Ex-premier yanks ministers from Italy's coalition government

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Italian Senator, former premier and head of the political party 'Italia Viva' (IV), Matteo Renzi holds a press conference at the Italian Chamber of Deputies in Rome, Wednesday, Jan. 13, 2021. The Italian cabinet was in crisis on January 13, 2021 following the resignations of ministers Teresa Bellanova and Elena Bonetti, members of former premier Matteo Renzi's Italia Viva party. (Alberto Pizzoli/pool via AP)

ROME – A former leader of Italy yanked his party's ministers Wednesday from Premier Giuseppe Conte's government, triggering a political crisis in the middle of a pandemic that could lead to a revamped Cabinet, a different coalition leader or the early election eagerly sought by right-wing opposition parties.

Matteo Renzi, who served as premier from Feb. 2014 to Dec. 2016 and leads the small centrist Italy Alive party, had been chafing for weeks at what he saw as Conte's heavy hand in deciding how some 200 billion euros ($243 billion) in European Union funding would be used to help pull Italy out of years of economic stagnation worsened by the COVID-19 pandemic.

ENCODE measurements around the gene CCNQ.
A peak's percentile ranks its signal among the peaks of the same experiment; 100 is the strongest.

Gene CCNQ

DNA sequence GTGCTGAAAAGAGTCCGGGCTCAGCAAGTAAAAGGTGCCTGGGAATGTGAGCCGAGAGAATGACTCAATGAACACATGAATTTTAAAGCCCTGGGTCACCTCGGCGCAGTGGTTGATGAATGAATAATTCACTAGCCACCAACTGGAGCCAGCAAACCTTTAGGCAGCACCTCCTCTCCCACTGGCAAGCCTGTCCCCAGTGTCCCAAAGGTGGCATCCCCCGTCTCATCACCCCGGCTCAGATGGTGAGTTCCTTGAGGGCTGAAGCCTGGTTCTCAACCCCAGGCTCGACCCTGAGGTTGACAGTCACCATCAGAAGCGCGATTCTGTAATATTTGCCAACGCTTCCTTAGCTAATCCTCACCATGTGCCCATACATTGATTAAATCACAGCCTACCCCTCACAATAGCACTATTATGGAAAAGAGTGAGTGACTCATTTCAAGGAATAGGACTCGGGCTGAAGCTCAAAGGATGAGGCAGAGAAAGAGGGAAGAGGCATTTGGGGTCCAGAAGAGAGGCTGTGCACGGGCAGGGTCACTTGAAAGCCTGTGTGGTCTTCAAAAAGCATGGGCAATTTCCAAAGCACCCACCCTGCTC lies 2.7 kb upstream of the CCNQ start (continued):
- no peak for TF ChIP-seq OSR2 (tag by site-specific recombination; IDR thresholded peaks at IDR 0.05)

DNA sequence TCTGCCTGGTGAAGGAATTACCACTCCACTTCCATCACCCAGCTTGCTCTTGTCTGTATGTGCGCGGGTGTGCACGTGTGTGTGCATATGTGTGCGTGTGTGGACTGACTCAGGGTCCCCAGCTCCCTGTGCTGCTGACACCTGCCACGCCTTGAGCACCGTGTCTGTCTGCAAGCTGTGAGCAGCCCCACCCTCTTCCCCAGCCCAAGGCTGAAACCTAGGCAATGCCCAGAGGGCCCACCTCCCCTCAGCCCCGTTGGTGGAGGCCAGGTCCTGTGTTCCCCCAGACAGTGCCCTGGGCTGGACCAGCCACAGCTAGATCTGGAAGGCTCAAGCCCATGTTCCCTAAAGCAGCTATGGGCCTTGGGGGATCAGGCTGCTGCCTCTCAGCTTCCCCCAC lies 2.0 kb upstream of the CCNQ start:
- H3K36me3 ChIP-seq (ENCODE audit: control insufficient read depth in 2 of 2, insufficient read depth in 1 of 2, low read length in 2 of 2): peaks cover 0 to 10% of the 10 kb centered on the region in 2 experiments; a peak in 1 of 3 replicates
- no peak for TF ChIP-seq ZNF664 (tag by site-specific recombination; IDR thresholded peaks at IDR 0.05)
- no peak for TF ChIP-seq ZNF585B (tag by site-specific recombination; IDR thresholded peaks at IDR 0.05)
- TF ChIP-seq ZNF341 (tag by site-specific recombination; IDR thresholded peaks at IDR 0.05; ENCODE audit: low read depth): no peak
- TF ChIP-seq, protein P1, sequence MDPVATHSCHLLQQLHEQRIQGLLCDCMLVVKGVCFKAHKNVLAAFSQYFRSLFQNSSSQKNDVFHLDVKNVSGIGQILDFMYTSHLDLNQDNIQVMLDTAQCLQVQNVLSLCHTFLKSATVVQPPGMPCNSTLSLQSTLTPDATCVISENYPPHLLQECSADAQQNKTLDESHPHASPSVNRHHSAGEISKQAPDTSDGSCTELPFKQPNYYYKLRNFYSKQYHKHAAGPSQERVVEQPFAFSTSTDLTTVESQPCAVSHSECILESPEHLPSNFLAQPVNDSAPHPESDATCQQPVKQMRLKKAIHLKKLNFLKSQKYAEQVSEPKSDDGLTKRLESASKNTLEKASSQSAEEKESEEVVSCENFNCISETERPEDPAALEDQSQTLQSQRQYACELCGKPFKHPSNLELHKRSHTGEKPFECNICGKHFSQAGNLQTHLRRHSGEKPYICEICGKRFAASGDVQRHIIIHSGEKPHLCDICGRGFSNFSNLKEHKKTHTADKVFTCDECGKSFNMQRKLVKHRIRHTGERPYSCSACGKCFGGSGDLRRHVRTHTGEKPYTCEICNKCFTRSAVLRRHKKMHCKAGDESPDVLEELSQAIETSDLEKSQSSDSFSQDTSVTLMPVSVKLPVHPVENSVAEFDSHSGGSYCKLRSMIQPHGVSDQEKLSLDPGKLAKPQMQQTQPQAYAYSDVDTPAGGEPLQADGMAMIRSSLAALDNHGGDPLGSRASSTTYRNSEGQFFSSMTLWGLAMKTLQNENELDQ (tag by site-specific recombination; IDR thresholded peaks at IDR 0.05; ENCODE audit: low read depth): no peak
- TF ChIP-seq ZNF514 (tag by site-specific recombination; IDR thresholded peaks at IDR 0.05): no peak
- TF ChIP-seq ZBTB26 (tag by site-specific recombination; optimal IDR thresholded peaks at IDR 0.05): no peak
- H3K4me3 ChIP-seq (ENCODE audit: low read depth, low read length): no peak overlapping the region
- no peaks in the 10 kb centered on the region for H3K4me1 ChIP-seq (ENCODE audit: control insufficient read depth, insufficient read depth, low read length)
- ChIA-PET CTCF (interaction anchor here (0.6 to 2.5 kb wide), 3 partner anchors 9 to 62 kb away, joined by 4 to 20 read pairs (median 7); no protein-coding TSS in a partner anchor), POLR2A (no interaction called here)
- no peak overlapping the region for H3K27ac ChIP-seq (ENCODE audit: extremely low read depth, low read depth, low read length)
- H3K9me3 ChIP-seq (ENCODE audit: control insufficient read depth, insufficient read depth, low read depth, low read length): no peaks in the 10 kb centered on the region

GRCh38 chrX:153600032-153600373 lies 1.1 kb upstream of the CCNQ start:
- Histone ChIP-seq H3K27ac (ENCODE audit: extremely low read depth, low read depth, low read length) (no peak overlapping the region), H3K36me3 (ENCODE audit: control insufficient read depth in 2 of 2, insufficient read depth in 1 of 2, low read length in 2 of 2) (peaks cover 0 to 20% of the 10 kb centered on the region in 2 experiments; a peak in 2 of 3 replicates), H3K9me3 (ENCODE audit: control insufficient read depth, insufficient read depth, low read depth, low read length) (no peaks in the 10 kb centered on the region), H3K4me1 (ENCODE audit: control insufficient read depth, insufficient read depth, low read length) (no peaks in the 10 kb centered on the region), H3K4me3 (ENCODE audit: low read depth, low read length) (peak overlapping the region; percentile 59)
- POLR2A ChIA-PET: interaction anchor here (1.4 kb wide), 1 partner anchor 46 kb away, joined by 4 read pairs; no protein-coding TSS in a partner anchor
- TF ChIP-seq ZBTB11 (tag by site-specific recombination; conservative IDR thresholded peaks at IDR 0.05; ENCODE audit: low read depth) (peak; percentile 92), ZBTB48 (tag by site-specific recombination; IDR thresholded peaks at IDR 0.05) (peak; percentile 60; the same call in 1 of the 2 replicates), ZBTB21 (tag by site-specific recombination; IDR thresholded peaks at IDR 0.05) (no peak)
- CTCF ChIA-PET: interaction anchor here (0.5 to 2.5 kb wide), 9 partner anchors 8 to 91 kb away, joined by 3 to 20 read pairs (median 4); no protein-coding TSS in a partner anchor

Renzi, while announcing that the farm and family ministers and Cabinet undersecretary were bolting from the 16-month-old center-left government, said he had enough of Conte's frequent governing through decrees instead of turning to Parliament.

“Italy Alive didn't provoke the political crisis,” Renzi told reporters, putting the blame for the coalition government's unraveling on Conte's methods.

“We won't allow anyone to have full powers," said Renzi, who governed as the head of his former party, the Democrats.

It was unclear if Conte, a lawyer who specializes in mediation, would try to negotiate with Renzi or tender his resignation to President Sergio Mattarella. For weeks, the president has exhorted the government to focus on dealing with the COVID-19 pandemic, which has exacerbated the problems of Italy's flat economy.

Renzi’s two ministers in the government abstained from a Cabinet vote late Tuesday to approve a draft plan for using the EU funds. Before Renzi's announcement, Conte had expressed the desire to sit down with his coalition partners to work out a solution.

“A (government) crisis wouldn't be understood by the country,” Conte told reporters.